The architect of the National Museum of Scotland was civil engineer Captain Francis Fowke of the Royal Engineers. Construction of the museum started in 1861 and proceeded in phases, with the full extent of the original design being completed in 1888.
He took his inspiration from the design of Crystal Palace in London, The Crystal Palace was a cast iron and plate glass structure, originally built in Hyde Park, London, to house the Great Exhibition of 1851.
From the outside, the building has a stone-clad facade typical of Edinburgh architecture. While its inside reflects Victorian Pride with its tall, slim cast iron columns and a glass roof.
Crystal Palace burned to the ground in 1936.
8. The museum is easily accessible
The National Museum of Scotland is located in the centre of Edinburgh, and is well-linked to a number of public transport options.
Edinburgh Waverley train station is a 10-minute walk away, while the nearest tram stop is on Princes Street, a 10-minute walk up The Mound. A number of bus services also stop on Bristo Street, a 2-minute walk away.
There is level access to the museum via the main doors to the Entrance Hall on Chambers Street and the Tower entrance at the corner of Chambers Street and George IV Bridge.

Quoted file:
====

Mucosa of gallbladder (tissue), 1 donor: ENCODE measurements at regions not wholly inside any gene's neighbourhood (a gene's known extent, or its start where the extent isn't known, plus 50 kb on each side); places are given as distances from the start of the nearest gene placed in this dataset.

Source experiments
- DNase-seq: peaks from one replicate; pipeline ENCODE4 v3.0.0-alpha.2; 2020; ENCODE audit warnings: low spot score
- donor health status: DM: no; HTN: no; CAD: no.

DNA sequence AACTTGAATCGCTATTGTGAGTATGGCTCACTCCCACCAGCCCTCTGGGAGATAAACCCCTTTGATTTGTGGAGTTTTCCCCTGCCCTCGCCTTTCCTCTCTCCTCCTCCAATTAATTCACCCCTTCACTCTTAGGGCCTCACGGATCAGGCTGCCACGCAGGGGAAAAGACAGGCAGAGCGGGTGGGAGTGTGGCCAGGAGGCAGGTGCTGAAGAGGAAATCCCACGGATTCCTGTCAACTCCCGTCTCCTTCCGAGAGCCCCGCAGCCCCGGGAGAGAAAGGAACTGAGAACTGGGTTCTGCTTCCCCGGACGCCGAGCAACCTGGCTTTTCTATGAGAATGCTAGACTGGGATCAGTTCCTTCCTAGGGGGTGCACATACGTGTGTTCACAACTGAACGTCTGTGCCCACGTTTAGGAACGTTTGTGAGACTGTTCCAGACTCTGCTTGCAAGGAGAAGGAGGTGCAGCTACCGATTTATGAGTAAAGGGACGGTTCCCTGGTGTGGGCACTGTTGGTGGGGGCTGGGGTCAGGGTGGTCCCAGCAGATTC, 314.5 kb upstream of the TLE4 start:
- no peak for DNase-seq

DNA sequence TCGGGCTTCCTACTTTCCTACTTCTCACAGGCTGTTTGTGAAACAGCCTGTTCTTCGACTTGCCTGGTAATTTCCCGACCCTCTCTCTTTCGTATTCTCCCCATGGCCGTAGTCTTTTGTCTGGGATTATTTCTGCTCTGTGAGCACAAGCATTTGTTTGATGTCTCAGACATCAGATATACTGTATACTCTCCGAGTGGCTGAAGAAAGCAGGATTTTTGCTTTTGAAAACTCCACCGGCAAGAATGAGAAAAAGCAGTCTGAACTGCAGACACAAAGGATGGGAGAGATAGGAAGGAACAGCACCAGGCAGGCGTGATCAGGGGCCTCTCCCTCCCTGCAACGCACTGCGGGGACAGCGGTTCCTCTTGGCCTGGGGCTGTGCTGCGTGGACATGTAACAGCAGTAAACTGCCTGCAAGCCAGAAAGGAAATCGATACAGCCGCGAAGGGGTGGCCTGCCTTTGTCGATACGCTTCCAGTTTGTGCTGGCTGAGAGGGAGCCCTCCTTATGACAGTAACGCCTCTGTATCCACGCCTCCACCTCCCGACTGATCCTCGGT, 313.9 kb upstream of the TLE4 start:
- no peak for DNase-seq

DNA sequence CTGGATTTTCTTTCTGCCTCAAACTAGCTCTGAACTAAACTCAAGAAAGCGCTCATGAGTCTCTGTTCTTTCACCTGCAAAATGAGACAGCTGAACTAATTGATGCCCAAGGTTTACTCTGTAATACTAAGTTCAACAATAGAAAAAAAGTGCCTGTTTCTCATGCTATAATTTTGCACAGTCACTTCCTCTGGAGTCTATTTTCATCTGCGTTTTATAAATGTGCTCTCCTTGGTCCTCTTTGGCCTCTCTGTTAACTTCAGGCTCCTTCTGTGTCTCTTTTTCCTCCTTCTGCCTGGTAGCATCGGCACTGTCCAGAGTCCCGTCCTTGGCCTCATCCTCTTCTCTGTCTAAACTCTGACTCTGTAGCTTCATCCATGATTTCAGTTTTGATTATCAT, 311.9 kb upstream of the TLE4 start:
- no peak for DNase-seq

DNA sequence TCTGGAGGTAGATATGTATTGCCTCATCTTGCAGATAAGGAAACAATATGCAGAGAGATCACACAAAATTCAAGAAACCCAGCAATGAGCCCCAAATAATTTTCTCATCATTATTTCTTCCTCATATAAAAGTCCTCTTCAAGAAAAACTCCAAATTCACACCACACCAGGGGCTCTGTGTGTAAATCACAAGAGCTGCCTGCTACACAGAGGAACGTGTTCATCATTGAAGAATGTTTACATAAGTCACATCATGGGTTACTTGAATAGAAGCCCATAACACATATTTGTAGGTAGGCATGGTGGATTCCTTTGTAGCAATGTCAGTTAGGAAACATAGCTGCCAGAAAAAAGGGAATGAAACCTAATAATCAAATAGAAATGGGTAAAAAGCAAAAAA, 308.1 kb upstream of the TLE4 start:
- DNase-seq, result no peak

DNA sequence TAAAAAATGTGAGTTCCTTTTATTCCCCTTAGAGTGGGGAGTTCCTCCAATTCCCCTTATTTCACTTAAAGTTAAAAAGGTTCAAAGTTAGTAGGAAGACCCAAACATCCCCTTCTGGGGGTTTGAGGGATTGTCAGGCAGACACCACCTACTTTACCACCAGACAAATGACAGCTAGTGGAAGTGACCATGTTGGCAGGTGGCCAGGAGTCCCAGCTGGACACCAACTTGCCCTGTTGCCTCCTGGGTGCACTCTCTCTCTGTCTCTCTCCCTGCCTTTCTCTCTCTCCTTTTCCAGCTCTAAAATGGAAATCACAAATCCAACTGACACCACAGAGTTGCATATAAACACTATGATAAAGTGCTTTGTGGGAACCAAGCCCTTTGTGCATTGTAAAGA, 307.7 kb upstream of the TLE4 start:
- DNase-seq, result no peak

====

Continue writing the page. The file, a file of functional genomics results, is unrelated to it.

Wheelchairs are available for loan at no charge whilst visiting the museum.
9. April fool’s Day prank
The Royal Scottish Museum displayed prank exhibits on April Fool’s Day in 1975. The prank involved a fictitious bird called the Bare-fronted Hoodwink (known for its innate ability to fly away from observers before they could accurately identify it) was put on display.
Bare-fronted Hoodwink was composed of wax, and the exhibition included photos of blurry birds flying away.
To make the exhibit more convincing, a mount of the bird was sewn together by a taxidermist from various scraps of real birds, including the head of a carrion crow, the body of a plover, and the feet of an unknown waterfowl.
10. Admission to the museum is free
In line with the updated Scottish Government guidelines, you no longer need to pre-book a ticket to visit. Entry to the museum is free. However, donations are recommended but are not mandatory.
The National Museum of Scotland is open daily between 10.00 – 17.00.